In winning six of the first seven 1980 presidential primaries, Ronald Reagan has demonstrated convincingly the depth of his support among conservatives, older people and regular Republicans. He has yet to convince skeptics, however, that he can attract the backing of moderates, younger voters, independents and Democrats.
Reagan, harking back to his two gubernatorial victories in California, says he has demonstrated that he can win Democratic votes. Potential opponent Gerald R. Ford argues that Reagan has shown since then that he is too conservative to be elected president.
While a highly selective case can be made for either proposition, the evidence at this point remains inconclusive.
Reagan backers can take comfort from the fact that their candidate is running ahead of his 1976 primary performances. Reagan opponents can cite, as four did today, a recent poll showing President Carter defeating Reagan but losing to Ford.
Reagan has done better than he did four years ago in winning primaries in New Hampshire, Vermont, Florida and Georgia. His percentage slipped slightly in Massachusetts. Alabama and South Carolina, which Reagan won by big margins this time, did not hold primaries in 1976.
No such comparisons can be precise. On the other hand, Reagan was running against an incumbent president in 1976, and might reasonably be expected to do better this time; on the other, he has been competing against a large field, which tends to make any candidate's percentage lower.
The most impressive comparison for Reagan is in Florida, where, as a challenger, he won 47.2 percent of the vote against then-president Ford's 52.8 percent in 1976. This time Reagan won 57 percent to 30 percent for George Bush.
Speaking of the Florida Republican primary, the Almanac of American Politics 1980 points out, "This is an election in which Florida truly becomes a non-southern state. Most of the state's registered Republicans are transplanted Yankees. . . . Accordingly, Gerald Ford's  victory over Ronald Reagan was hardly a surprise; it mirrored his support in the suburbs of Chicago, Detroit, Philadelphia and New York."
Pinellas County, which includes St. Petersburg, is considered the most moderate and non-southern of all Florida counties. It was here that Ford scored his biggest margin over Reagan in 1976, beating him 60 percent to 40 percent. On Tuesday, with a lower turnout than four years ago, Reagan won 50 percent of the vote compared with 29 percent for Bush.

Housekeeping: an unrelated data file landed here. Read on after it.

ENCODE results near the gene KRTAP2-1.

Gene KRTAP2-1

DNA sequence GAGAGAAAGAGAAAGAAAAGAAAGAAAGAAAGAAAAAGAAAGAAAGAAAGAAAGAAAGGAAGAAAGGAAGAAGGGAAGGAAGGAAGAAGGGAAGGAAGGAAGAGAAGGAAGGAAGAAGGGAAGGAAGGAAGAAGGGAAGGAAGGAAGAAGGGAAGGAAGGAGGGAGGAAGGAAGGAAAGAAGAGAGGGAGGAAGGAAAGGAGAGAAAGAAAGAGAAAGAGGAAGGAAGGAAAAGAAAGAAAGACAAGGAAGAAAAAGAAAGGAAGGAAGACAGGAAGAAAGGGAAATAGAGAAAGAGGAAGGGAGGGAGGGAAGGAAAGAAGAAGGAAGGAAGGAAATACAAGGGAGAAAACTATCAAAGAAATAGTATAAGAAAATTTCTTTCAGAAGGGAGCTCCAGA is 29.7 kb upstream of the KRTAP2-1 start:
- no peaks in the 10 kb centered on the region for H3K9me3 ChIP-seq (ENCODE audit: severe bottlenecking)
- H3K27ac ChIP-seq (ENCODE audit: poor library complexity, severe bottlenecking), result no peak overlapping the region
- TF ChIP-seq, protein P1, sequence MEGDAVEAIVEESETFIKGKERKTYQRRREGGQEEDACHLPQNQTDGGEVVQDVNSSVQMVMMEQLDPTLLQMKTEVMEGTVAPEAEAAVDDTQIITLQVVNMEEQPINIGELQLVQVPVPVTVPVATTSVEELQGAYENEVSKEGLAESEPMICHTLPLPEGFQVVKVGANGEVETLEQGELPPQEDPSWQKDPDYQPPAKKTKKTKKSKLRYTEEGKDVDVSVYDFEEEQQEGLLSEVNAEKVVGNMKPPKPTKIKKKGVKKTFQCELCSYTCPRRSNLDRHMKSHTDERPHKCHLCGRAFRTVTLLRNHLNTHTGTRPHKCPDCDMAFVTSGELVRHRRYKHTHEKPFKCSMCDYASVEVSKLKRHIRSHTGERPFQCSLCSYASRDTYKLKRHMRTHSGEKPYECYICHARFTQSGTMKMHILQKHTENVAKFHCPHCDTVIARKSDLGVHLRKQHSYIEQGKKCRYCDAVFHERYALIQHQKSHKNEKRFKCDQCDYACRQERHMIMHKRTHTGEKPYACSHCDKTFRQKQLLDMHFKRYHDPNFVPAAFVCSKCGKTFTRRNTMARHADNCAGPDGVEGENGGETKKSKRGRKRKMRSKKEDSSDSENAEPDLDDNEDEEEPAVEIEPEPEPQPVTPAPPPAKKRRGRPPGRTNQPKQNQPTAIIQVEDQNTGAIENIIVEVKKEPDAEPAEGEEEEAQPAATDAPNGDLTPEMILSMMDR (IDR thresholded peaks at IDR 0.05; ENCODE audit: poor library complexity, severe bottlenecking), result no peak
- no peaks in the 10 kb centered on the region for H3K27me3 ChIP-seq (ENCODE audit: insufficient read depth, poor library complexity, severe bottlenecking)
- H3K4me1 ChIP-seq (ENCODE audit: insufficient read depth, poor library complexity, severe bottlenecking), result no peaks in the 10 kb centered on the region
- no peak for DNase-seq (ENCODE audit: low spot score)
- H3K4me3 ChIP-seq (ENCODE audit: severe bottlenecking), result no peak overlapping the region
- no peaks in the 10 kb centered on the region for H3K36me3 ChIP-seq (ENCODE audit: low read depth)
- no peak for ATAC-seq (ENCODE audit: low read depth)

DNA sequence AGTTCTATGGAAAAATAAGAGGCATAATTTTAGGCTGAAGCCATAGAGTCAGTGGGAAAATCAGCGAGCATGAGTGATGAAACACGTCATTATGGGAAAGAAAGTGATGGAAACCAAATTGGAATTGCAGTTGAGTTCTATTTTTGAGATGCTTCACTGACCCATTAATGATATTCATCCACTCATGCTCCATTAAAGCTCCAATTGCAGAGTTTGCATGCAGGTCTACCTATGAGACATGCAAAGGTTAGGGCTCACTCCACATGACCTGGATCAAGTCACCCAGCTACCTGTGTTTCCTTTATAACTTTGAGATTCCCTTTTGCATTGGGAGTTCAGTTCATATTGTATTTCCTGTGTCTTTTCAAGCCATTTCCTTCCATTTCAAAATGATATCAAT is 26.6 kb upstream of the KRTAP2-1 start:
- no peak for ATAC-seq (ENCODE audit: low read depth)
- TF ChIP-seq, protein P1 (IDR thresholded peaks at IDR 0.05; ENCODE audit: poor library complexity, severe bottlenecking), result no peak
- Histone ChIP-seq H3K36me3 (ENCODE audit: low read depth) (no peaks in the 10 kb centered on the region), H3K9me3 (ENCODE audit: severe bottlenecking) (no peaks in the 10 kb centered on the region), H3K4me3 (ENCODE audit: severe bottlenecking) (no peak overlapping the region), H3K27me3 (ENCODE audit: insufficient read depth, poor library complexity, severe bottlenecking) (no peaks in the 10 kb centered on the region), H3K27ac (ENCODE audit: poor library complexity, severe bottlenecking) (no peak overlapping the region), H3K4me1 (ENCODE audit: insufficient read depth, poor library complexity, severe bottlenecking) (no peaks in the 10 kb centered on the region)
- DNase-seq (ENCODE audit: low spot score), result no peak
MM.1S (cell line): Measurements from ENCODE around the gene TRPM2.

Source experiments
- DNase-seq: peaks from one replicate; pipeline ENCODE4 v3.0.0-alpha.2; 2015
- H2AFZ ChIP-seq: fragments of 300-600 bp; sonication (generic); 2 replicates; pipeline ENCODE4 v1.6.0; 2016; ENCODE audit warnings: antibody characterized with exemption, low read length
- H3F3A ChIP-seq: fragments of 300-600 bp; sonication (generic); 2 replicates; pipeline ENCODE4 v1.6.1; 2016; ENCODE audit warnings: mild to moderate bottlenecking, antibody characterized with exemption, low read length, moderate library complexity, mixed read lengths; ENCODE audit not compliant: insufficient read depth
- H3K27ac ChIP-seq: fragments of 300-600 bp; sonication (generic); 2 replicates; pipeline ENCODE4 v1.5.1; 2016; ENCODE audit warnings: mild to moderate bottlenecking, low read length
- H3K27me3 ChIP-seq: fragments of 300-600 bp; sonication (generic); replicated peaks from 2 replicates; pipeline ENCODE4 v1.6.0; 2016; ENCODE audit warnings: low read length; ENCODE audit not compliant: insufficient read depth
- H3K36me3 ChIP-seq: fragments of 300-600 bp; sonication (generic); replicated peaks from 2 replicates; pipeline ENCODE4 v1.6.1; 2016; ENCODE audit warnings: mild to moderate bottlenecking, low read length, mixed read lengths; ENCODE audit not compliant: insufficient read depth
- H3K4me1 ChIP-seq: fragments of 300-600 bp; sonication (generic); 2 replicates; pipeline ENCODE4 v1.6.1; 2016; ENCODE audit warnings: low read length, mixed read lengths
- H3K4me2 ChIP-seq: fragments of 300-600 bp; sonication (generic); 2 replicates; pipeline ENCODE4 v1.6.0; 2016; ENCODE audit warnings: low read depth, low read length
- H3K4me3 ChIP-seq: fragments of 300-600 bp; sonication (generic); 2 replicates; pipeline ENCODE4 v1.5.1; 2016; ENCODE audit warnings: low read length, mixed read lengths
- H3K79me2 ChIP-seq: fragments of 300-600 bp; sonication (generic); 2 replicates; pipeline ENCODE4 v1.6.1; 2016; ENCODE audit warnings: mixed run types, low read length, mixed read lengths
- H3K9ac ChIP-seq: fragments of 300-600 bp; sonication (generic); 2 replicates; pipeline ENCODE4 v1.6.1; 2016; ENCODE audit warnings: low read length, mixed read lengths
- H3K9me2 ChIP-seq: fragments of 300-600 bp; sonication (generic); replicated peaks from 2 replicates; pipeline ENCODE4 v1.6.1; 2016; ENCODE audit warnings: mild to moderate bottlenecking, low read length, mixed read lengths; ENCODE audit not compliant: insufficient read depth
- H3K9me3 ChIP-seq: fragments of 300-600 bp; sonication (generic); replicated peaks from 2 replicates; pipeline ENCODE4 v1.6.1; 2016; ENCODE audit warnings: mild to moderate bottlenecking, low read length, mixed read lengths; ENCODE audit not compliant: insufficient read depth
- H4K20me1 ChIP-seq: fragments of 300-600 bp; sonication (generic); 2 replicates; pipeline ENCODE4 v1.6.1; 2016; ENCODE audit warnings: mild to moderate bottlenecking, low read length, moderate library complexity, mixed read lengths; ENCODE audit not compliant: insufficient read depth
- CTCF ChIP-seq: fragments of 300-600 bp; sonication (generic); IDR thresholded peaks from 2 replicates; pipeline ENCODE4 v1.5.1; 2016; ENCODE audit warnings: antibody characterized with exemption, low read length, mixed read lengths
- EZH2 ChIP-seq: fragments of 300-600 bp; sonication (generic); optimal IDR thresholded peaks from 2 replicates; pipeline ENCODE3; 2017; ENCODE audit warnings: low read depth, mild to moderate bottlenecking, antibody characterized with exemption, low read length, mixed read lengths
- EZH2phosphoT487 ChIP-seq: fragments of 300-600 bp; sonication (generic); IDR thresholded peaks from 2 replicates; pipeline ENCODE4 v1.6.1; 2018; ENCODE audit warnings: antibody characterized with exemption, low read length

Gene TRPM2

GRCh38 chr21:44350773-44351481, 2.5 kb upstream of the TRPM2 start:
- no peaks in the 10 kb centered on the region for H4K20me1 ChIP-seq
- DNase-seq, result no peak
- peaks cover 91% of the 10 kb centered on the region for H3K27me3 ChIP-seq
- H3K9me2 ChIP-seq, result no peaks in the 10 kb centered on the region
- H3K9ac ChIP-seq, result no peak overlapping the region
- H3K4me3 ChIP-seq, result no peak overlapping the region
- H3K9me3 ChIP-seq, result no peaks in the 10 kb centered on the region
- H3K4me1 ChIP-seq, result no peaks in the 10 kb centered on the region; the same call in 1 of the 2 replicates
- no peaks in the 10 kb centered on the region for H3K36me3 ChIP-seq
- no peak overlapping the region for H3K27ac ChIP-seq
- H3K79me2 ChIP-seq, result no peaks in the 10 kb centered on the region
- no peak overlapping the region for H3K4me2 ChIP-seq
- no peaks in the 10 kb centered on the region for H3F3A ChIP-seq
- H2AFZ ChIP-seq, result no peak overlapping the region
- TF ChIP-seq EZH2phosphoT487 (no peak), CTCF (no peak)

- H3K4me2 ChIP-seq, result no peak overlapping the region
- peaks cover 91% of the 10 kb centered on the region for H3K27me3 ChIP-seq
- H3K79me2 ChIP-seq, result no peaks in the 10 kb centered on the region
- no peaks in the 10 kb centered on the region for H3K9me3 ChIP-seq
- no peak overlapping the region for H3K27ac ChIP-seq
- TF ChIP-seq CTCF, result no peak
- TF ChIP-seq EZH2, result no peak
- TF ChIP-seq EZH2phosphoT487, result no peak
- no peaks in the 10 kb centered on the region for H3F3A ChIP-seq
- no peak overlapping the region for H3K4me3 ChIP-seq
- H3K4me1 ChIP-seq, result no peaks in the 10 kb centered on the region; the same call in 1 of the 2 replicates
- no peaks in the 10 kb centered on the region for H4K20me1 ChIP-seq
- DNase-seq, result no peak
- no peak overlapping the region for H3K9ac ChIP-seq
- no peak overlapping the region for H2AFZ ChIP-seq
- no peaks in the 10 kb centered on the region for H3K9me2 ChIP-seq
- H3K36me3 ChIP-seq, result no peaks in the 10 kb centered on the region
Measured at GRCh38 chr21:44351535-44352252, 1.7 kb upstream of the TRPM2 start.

The Reagan comparisons in other states:
In New Hampshire, where Reagan started his bandwagon, he won 50 percent of the vote against a six-man field containing three active candidates. Ford won 49.4 percent in 1976 to 48 percent for Reagan.
The most impressive aspect of Reagan's New Hampshire victory was the loyalty of the candidate's supporters.Four-fifths of those who voted for Reagan in 1976 did so again in 1980. Reagan was particularly strong among older voters, conservatives, working-class Republicans, French-Canadians, southern European ethnic groups and Roman Catholics.
In Vermont, Ford in 1976 won 84 percent of the vote and Reagan 15 percent. This time Reagan had 31 percent, compared with 30 percent for second-place John B. Anderson.
In Massachusetts, Reagan was badly beaten in 1976 by Ford, who had 61 percent of the vote to Reagan's 33 percent. This time Reagan had 29 percent, compared with 31 percent each for Bush and Anderson.
In Georgia, Reagan defeated Ford 68.3 to 31.7 percent in 1976. Reagan won 73 percent of the vote this time.
The only primary Reagan has won so far in which Democrats and independent were free to participate was in South Carolina, where Reagan defeated John B. Connally by nearly a 2-to-1 ratio and knocked the former Texas governor out of the race.
But South Carolina, while nominally Democratic, is behaviorally Republican in most national elections. South Carolina was one of six states to go for Barry M. Goldwater in 1964, and it remained faithfully Republican in presidential elections until turning to fellow southerner Jimmy Carter in 1976.
National polls suggest that Reagan's general election appeal is limited, at least against Carter. ABC News-Harris Survey this week showed Ford running ahead of Carter by 54 to 44 percent in a nationwide sample of 1,498 likely voters. Reagan trailed Carter 58 to 0 in the same sample.
Some in the Reagan camp point to the extreme fluidity of the Harris findings. Only a month ago, Carter led Reagan 64 to 32 percent, indicating that the president's margin may be slipping.
Reagan's oft-repeated statement that he has demonstrated bipartisan support by winning California by a million votes in 1966 and "by almost that many four years later" is as suspect as any poll. Reagan's margin slipped to just under 500,000 in 1970, with most of the loss coming in Democratic areas.
Since 1974, Reagan has been identified as a national conservative rather than as a fairly moderate governor, and this perception of him probably was deepened by his 1976 challenge to Ford.
When Reagan started to win primaries in 1976 on the strength of his opposition to the Panama Canal treaties, national polls showed him dropping among all other voters at the same time he was making gains among Republicans.
Washington Post poll taken last November indicated that Reagan was broadening his appeal to Republican moderates, many of whom listed him as a second choice to Ford. A Ford candidacy, therefore, may tend to push Reagan back to a conservative base, which might help him in the southern and western primaries, but would almost surely limit his appeal in the 1980 general election.